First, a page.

Roche Back in Sequencing Game with $350M Genia Acquisition

June 2, 2014

By Allison Proffitt 

June 2, 2014 | Roche acquired Genia Technologies today, a nanopore sequencing platform, for $125 million in cash and up to $225 million in milestone payments.

"The acquisition of Genia is a further step for Roche to introduce a potentially disruptive technology to the market," said Roland Diggelmann, COO of Roche Diagnostics in a press release from Basel this morning. "The addition of Genia's single-molecule semiconductor sequencing platform using nanopore technology strengthens our next generation sequencing pipeline." 

Genia has been touting a 4th generation--or last-gen--nanopore sequencing platform since at least 2011 and in April of that year closed a strategic investment with Life Technologies that included a "double digit [millions of dollars] investment" and "significant additional in-house resources." (see, "Genia’s Nanopore/Microchip Technology Gains Life Technologies’ Support")

Last year, the company presented data from an "alpha" version of their chip at ICG8 in Shenzhen, and promised a "beta" version in 2014. Bioinformatician and blogger Mick Watson wrote from the event that the technology was interesting, "in that it uses both a biological nanopore and a polymerase."

The beta version of the chip (but not a full platform) is here, Genia's CEO Stefan Roever, told Bio-IT World this afternoon, and it represents some upgrades from Genia's earlier technology. The chip is an integrated circuit with 128,000 integrated sensors--a 500 fold increase from the alpha version's 256 sensors. 

Each sensor is a well with an electrode covered with a lipid bylayer within which is a single nanopore. (At least one million is still the target number of sensors for the commercial version.) Each sensor has its own integrated circuit technology and does the analog-to-digital signal conversion in the chip. 

But while in 2012 Genia was feeding DNA strands through the pores--boasting 50,000 strands of DNA through the pore in succession--the DNA today doesn't pass through the pore at all.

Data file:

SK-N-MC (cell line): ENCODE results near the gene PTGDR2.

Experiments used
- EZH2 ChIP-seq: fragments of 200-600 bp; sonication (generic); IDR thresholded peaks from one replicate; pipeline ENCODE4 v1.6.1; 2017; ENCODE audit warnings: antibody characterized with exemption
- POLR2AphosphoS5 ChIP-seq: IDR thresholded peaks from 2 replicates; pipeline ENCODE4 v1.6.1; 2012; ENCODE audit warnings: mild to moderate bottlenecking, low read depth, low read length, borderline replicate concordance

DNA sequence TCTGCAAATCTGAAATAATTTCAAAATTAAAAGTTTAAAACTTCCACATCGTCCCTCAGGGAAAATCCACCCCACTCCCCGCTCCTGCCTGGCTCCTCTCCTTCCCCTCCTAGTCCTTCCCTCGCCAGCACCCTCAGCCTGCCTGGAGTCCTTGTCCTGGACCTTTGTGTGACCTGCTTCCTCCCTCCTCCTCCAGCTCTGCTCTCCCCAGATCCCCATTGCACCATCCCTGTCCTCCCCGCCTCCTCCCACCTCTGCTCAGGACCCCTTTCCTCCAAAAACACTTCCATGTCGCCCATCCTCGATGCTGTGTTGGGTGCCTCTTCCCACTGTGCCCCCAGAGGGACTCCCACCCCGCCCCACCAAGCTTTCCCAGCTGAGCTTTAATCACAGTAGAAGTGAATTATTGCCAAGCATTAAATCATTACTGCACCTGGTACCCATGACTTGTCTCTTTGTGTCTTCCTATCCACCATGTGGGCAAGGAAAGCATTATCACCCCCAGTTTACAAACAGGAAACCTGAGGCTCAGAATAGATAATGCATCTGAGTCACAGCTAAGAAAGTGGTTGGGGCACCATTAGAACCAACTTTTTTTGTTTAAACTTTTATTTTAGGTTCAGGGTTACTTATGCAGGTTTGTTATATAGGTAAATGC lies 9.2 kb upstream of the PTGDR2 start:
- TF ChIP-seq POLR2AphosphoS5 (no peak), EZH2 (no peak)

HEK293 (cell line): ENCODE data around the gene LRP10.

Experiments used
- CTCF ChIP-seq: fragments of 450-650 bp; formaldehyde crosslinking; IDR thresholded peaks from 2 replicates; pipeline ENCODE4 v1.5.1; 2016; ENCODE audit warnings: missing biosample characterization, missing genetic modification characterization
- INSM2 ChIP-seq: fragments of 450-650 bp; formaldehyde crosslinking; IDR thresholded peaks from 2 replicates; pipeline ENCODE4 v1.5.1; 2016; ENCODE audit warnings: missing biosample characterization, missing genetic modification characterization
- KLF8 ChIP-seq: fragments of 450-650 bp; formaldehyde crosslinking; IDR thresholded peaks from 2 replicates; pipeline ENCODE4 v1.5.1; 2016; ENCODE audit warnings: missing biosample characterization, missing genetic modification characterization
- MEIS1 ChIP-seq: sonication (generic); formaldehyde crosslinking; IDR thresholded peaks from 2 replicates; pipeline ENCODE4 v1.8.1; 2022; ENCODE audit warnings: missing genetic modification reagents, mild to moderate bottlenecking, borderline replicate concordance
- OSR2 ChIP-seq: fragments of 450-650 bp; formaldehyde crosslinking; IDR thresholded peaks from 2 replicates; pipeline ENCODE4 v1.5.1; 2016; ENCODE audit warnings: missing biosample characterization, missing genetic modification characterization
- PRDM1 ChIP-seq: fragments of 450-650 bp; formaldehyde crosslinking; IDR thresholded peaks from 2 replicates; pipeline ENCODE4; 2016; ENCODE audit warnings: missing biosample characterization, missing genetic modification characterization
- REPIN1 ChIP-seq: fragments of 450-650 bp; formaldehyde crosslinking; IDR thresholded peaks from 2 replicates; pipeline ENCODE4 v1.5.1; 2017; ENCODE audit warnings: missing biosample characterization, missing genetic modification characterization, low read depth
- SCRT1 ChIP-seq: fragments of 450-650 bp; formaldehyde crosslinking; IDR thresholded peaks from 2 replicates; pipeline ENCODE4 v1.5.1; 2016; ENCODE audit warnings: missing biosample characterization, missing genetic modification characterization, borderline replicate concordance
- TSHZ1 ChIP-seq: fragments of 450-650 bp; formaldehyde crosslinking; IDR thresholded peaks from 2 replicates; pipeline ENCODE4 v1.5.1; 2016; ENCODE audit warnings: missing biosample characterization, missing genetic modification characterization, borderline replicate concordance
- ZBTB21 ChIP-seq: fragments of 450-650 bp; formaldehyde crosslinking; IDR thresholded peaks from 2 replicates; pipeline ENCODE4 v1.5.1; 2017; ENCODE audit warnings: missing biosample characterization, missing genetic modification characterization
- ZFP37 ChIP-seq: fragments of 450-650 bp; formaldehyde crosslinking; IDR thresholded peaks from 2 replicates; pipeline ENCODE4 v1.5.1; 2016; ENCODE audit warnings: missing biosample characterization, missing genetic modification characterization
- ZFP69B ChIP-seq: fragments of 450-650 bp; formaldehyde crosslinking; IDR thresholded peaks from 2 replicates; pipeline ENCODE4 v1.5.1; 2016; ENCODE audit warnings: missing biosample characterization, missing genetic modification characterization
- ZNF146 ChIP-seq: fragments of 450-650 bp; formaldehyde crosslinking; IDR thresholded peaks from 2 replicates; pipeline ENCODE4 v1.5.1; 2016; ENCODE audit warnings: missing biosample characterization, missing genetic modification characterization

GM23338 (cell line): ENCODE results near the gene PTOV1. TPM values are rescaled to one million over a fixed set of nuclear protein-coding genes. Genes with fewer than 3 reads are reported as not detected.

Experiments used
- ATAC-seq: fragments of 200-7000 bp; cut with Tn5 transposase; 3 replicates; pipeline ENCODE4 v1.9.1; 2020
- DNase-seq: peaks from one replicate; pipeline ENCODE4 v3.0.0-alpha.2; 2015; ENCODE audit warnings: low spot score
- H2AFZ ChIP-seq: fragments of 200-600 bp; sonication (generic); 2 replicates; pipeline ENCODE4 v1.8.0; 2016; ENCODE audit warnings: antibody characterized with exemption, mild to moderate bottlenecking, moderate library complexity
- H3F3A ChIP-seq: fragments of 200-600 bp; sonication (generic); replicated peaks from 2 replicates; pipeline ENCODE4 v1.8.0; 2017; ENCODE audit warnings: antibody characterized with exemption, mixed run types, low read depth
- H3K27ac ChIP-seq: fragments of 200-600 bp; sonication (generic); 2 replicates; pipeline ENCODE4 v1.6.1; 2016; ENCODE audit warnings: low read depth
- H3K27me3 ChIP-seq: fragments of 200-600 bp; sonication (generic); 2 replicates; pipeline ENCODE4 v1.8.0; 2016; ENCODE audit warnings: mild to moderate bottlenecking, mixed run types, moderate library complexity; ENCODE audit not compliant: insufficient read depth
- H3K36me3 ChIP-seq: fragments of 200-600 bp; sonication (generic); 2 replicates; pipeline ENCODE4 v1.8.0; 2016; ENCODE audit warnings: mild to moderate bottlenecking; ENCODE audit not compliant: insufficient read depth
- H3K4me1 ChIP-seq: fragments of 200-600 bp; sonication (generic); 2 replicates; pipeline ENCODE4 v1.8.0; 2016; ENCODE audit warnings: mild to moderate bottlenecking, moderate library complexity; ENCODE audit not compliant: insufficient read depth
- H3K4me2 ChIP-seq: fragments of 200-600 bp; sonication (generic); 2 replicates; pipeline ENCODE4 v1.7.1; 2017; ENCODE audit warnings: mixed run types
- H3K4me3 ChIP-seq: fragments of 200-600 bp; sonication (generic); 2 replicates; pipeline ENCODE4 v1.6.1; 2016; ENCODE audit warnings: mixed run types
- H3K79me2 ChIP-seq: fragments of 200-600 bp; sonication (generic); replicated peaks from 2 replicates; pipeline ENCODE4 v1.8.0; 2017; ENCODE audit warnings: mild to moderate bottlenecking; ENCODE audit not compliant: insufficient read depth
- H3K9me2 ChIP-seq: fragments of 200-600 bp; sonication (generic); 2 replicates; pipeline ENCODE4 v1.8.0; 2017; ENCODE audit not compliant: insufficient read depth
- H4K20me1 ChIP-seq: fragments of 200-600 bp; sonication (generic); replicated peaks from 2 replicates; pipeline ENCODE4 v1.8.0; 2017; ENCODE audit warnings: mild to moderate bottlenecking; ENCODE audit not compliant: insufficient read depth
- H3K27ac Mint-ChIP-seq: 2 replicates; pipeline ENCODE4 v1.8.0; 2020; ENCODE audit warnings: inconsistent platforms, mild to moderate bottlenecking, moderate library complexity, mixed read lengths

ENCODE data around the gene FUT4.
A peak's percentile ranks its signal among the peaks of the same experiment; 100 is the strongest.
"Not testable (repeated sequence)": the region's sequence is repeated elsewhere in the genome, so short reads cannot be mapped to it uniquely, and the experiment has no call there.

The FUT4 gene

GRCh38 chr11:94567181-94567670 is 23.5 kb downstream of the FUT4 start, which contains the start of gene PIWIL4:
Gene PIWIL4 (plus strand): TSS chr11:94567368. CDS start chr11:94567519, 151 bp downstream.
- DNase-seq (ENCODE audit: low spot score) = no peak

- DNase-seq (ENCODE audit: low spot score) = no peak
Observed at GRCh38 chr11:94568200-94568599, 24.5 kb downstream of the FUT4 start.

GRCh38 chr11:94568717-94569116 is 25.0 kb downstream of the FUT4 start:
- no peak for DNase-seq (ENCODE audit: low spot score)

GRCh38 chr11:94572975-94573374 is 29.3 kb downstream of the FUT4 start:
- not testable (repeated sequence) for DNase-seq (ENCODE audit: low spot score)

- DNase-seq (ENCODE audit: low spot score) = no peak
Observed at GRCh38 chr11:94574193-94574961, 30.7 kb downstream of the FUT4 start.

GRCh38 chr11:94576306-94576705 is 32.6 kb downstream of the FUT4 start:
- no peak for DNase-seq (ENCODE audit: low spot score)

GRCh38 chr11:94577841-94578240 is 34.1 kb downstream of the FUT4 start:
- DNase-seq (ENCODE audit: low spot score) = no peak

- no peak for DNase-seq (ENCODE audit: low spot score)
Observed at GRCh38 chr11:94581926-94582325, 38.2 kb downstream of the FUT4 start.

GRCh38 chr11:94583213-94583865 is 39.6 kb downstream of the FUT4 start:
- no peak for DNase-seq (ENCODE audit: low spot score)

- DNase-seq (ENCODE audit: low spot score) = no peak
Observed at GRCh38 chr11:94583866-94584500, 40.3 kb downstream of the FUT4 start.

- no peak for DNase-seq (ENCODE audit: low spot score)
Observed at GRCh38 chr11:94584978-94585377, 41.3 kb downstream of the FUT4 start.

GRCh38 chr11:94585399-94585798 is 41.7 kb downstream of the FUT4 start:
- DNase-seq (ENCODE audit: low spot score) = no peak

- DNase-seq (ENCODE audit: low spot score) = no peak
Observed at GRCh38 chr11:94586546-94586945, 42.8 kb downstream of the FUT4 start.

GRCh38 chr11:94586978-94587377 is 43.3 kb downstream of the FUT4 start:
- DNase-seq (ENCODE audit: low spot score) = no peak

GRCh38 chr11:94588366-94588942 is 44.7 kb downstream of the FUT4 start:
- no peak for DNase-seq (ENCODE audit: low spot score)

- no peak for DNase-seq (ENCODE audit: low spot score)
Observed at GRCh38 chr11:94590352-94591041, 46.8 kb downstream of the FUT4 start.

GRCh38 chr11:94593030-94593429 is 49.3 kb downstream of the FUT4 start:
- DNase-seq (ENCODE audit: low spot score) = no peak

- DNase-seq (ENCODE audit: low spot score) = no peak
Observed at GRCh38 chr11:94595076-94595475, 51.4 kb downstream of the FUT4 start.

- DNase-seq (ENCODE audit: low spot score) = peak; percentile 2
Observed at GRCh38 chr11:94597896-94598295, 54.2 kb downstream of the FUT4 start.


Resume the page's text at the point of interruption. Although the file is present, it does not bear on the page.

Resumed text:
With collaborative research agreements with George Church's lab at Harvard and Jingyue Ju's lab at Columbia, Genia is developing what Roever calls "nanotag chemistry", a sequencing-by-synthesis approach.  

"We have a polymerase that's attached to the nanopore, and we synthesize an anti-strand to our template strand and we electrically detect those successful incorporation events, and that allows us to infer the sequence of the DNA," Roever told Bio-IT World. "The DNA actually never goes into the pore. We measure the successful incorporations on a single-molecule basis using these nanopores." 

Roever has always said that the Genia platform would appeal to the diagnostics industry for many reasons, and he's as convinced as ever of the fit. 

"Being an electrical platform is going to drive the cost point down," he said, of both the instrument and per-sample cost (no base-by-base flushing keeps reagent costs down). He declined to attach any actual price points to his prediction, but said he expect costs to be "orders of magnitude cheaper than what you have today." 

Any application of broad diagnostics screening--he mentioned prenatal screening and infectious disease applications for example--needs to be in the "hundred to a few hundred dollar range." 

But the technology is not just cheap. Without any library prep, answers can be had in hours, not days, he said. And the small footprint--desktop size in the near term and handheld in the longer term--will be crucial to decentralized deployment, either in clinics, doctors' offices, or more remote locations. 

"Data might be moved to the cloud and analyzed in a data center," he said, "but the deployment of the sensing device or the instrument is decentralized."

Roche has had a tumultuous past with sequencing projects. In April of last year Roche "returned" any development of DNA Electronics' semiconductor sequencer project, and ended a partnership with IBM that was focused on DNA sequencing with nanotechnology. 

Last October, the company announced it would begin shutting down 454, the sequencing platform it acquired in 2007. Manufacturing of 454 sequencers is to be continued through 2015, and the sequencers will continue to be serviced through mid-2016. 

The history doesn't concern Roever, who sees Genia's acquisition "in context" with the 454 announcements last October. Genia's technology is an "upgrade path and migration path for 454 customers," he said.  

Since the 2007 acquisition of 454, Roche demonstrated a "deep understanding" of the future of diagnostics, Roever said. Roche's head of strategic marketing and communications for sequencing, Beth Button, echoed Roche's commitment to sequencing, saying that the 454 platform was pioneering technology and very successful but, there were "inherent limitations to that platform that couldn't be advanced upon."  

Button said sequencing has now, "gone past third generation and into fourth generation," and Roche is, "very, very committed." 

Roche said in its press release that it plans to integrate Genia into the Roche Sequencing Unit, and "continue to focus on the development of this innovative system." 

Roever said that the Genia team will maintain the Genia Technologies name as a wholly-owned subsidiary and all staff and management will stay in their new Mountain View headquarters. (The move to a larger space happened coincidentally with the Roche acquisition, Roever said.)